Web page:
I have to admit I’m not a big fan of the down-home, somewhat macho, and trite-heavy tone of the book.  For example, early in chapter 1, Sam says, “Excuse me, sir, I ain’t no politician!  I prefer to be honest and work for my livin!”  The book plays on social stereotypes and urban myths to a significant degree.  And what’s with all the exclamation points?  It seems like the characters are always shouting.  The investigative procedures Sam uses are a bit simplistic as well.  If he thinks he has the upper hand, he threatens the witness/suspect, who then gives up everything he knows.  If Sam doesn’t have superior abilities, he tells the witness/suspect the gravity of the situation, and he caves anyway.  Don’t look to this book for a good police procedural.

As characters, both Indie and Sam strain the limits of believability.  Indie, for example, is the beautiful, single mother, educated at MIT but unable to find any job except working the counter at Dairy Queen.  Really?  She’s also the perfect cook and housekeeper, game for anything even when it involves having a gun put to her head.  And it’s truly amazing how in a matter of minutes, hacking primarily Facebook and email accounts, she can discover information on crooks that have eluded law enforcement for years.

While it may sound like I hated the book, I didn’t.  As a somewhat simple, feel-good, change of pace, it wasn’t bad.  And if the homey, slightly macho, too good to be true tone is what you seek, look no further.  You’ll find The Grave Man a worthwhile read.

Sunday, October 8, 2017

Current Thriller and Action-Adventure eBook Deals

milijun: What would alien interaction really be like? by Clayton Graham
4.5 Stars, 44 reviews, Genre:  Action-Adventure, Sci-Fi
99 cents until October 12, 2017



A Honeybun and Coffee: Romantic Suspense with a Taste of Mystery (Honeybun Heat Book 1) by Sam Cheever
4.3 Stars, 226 reviews, Genre:  Action-Adventure, Romance-Suspense, Suspense-Thriller-Crime
99 cents until November 1, 2017




Double Forte (LeGarde Mysteries Book 1) by Aaron Paul Lazar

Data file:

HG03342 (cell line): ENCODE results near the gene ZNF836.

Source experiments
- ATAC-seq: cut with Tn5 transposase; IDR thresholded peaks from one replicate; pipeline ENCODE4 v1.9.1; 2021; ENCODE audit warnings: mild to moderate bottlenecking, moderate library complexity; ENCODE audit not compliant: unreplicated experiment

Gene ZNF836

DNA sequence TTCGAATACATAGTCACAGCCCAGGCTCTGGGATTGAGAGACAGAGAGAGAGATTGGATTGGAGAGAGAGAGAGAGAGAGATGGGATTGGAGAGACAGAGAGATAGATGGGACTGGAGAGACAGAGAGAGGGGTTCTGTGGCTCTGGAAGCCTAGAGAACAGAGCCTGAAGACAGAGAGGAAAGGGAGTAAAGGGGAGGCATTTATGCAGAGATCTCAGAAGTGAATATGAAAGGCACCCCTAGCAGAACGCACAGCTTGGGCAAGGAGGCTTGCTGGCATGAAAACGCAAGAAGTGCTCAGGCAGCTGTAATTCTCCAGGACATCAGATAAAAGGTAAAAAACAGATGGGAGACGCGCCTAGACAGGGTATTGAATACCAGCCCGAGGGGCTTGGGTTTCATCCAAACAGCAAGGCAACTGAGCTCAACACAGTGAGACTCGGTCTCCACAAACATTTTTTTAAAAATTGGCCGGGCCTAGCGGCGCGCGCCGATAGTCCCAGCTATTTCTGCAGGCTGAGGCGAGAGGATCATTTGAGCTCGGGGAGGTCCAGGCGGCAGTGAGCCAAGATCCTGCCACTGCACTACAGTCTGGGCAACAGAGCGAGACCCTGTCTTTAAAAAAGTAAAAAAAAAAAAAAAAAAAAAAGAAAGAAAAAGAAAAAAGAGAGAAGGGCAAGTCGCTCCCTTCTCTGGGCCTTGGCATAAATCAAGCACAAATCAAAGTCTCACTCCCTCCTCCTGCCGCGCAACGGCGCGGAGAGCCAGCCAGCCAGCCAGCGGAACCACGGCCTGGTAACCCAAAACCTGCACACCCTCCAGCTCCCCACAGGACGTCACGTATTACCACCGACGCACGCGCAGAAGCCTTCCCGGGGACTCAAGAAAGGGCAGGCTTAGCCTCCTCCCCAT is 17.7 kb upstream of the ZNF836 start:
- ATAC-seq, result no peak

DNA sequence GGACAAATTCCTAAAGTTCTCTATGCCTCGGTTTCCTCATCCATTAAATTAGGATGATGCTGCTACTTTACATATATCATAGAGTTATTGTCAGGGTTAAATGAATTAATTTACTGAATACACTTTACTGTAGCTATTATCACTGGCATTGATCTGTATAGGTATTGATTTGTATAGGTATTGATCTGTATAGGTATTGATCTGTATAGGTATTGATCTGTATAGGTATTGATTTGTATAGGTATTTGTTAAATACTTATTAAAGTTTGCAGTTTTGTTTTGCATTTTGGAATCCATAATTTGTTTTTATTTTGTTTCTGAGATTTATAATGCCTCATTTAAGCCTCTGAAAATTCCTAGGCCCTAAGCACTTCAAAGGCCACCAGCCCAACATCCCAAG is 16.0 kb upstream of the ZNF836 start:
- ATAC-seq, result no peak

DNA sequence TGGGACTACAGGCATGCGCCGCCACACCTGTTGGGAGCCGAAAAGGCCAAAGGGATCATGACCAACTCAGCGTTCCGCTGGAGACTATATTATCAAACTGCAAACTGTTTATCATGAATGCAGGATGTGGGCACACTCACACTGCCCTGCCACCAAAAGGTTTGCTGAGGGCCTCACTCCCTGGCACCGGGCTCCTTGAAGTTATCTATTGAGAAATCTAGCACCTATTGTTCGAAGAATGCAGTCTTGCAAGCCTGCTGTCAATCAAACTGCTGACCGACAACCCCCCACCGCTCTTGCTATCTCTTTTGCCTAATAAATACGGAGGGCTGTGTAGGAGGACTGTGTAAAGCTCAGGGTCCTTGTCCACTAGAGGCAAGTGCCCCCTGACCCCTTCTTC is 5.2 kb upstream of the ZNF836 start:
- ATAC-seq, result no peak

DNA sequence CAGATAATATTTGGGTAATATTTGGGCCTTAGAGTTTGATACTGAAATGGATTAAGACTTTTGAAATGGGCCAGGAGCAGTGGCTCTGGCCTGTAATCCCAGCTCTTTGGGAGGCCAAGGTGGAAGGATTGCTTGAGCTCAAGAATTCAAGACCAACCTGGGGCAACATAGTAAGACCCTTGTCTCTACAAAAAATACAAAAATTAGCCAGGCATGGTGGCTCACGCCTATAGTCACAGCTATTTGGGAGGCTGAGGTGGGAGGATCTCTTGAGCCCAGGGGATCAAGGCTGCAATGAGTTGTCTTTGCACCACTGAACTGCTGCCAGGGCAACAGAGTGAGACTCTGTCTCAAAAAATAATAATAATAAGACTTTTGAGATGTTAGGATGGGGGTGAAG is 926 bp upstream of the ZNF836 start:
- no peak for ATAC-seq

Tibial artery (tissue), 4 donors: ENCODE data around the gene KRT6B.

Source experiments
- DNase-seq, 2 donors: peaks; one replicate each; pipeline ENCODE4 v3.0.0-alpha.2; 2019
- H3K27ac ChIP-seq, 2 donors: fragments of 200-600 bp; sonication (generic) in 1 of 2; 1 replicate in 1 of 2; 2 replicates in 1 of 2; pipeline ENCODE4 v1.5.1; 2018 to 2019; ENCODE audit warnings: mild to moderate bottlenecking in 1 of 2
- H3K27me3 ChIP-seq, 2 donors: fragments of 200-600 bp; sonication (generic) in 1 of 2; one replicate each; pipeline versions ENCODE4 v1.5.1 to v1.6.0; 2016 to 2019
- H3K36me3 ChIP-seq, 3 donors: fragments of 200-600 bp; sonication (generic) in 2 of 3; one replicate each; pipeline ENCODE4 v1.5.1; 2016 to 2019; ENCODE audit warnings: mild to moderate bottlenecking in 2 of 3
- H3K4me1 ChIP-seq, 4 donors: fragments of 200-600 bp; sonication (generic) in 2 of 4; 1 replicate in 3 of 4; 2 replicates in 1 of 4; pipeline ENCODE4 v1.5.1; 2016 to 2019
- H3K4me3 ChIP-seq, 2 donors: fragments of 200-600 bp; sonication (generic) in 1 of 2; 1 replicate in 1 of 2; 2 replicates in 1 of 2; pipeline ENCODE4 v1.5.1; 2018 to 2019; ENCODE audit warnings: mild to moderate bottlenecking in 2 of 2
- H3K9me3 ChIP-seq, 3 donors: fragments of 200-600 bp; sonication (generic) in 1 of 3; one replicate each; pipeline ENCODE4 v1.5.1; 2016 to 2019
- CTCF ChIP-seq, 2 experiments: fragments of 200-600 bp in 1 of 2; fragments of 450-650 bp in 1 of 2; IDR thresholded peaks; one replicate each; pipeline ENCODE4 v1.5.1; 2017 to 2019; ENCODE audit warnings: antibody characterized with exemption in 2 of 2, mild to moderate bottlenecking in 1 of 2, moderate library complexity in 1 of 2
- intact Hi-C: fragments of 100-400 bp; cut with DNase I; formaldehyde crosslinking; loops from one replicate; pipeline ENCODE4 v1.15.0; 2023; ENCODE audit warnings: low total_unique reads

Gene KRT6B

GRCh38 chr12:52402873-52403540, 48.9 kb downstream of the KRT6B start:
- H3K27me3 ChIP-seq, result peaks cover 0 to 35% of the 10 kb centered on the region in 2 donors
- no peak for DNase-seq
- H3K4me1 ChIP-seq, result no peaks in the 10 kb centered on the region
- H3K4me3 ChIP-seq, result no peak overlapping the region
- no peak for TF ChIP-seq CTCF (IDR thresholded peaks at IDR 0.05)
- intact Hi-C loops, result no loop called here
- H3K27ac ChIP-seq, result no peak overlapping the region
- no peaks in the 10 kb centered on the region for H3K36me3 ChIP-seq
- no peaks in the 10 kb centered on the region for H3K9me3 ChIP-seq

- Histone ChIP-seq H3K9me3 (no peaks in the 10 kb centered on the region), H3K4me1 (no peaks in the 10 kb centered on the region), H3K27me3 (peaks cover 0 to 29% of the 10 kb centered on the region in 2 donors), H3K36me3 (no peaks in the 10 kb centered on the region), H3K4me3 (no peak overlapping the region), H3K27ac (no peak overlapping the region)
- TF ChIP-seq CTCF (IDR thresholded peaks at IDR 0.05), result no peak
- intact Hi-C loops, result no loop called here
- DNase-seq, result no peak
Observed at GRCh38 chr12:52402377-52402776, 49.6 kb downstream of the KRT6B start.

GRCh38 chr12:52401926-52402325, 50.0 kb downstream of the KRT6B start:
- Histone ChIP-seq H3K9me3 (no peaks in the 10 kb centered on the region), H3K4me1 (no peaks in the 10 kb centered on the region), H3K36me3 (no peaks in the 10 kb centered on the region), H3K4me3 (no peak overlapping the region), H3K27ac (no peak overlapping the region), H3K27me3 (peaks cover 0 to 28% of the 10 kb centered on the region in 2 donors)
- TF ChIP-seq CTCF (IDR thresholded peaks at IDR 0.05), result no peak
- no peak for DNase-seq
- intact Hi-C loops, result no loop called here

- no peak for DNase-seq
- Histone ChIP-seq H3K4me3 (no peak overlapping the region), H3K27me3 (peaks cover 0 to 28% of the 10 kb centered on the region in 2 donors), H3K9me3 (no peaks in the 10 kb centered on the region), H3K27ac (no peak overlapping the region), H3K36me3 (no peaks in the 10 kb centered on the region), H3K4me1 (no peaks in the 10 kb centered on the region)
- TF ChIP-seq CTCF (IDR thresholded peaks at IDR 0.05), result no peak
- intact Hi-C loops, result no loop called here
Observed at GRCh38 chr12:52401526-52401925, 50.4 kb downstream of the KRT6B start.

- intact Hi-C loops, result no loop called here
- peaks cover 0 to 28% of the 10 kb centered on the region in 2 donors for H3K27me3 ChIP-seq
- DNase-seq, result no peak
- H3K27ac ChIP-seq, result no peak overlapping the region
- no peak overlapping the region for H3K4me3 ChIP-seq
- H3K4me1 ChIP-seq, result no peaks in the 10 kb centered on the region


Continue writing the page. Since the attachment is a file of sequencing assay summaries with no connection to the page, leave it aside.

4.6 Stars, 68 reviews, Genre:  General-Literary, Cozy Mystery, Christian-Wholesome, Action-Adventure, Suspense-Thriller-Crime
FREE until October 31, 2017



For the Birds (Tall Pines Mysteries Book 1) by Aaron Paul Lazar
4.4 Stars, 43 reviews, Genre:  Romance-Suspense, General-Literary, Cozy Mystery, Action-Adventure, Suspense-Thriller-Crime
99 cents until October 31, 2017



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Friday, September 29, 2017

Book Review: The Last Firewall by William Hertling

High Marks for Action in a Somewhat Overused Plot

There are technothrillers that chill you with a look at near-future technology gone wrong.  And there are ones that rock you with action that’s both real, near-term, and perhaps out there a bit.  The Last Firewall is solidly in the camp of the latter.

Catherine (Cat) Matthews is an everyday student (in a near-future world) with everyday concerns, such as boyfriends, and only a few quirks.  For one, she can see people’s data streams in netspace and sever them.  But when she’s pushed into a life or death situation, she discovers capabilities she didn’t know she had, starting her on a collision course with an Artificial Intelligence with designs on the world.  That course is littered with bodies and battles, waged with everything from today’s bullets to tomorrow’s massive cyberattacks.  Catherine is supported (and opposed) by a cast of interesting characters – other AIs, robots, the creators of Artificial Intelligence, human-AI hybrids.  Other than a couple of the villains, there’s hardly a human you’d recognize.  But all the same, they feel more real than you might expect, adding to the book’s appeal.

There are a few downsides.  For one, romantic inclinations in the heat of battle seem a bit out of place.  Cat discovering new capabilities just in the nick of time also gets a bit overused.  And the basic plot – an evil AI taking over the world is somewhat trite.  That said, The Last Firewall does that theme just about as well as any of them, blending an array of current and possible future network technology.